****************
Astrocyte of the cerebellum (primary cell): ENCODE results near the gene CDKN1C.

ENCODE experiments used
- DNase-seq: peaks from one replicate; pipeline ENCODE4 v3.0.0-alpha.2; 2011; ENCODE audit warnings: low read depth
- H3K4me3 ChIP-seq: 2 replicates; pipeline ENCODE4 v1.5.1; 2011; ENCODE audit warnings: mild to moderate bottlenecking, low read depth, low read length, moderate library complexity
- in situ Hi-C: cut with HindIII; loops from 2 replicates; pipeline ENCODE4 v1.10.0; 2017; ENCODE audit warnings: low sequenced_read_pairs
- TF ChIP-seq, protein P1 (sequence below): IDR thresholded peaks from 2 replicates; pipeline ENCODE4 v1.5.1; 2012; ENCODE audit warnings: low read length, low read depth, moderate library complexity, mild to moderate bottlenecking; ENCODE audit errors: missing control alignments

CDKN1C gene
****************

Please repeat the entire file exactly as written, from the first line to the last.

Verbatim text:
Astrocyte of the cerebellum (primary cell): ENCODE results near the gene CDKN1C.

ENCODE experiments used
- DNase-seq: peaks from one replicate; pipeline ENCODE4 v3.0.0-alpha.2; 2011; ENCODE audit warnings: low read depth
- H3K4me3 ChIP-seq: 2 replicates; pipeline ENCODE4 v1.5.1; 2011; ENCODE audit warnings: mild to moderate bottlenecking, low read depth, low read length, moderate library complexity
- in situ Hi-C: cut with HindIII; loops from 2 replicates; pipeline ENCODE4 v1.10.0; 2017; ENCODE audit warnings: low sequenced_read_pairs
- TF ChIP-seq, protein P1 (sequence below): IDR thresholded peaks from 2 replicates; pipeline ENCODE4 v1.5.1; 2012; ENCODE audit warnings: low read length, low read depth, moderate library complexity, mild to moderate bottlenecking; ENCODE audit errors: missing control alignments

CDKN1C gene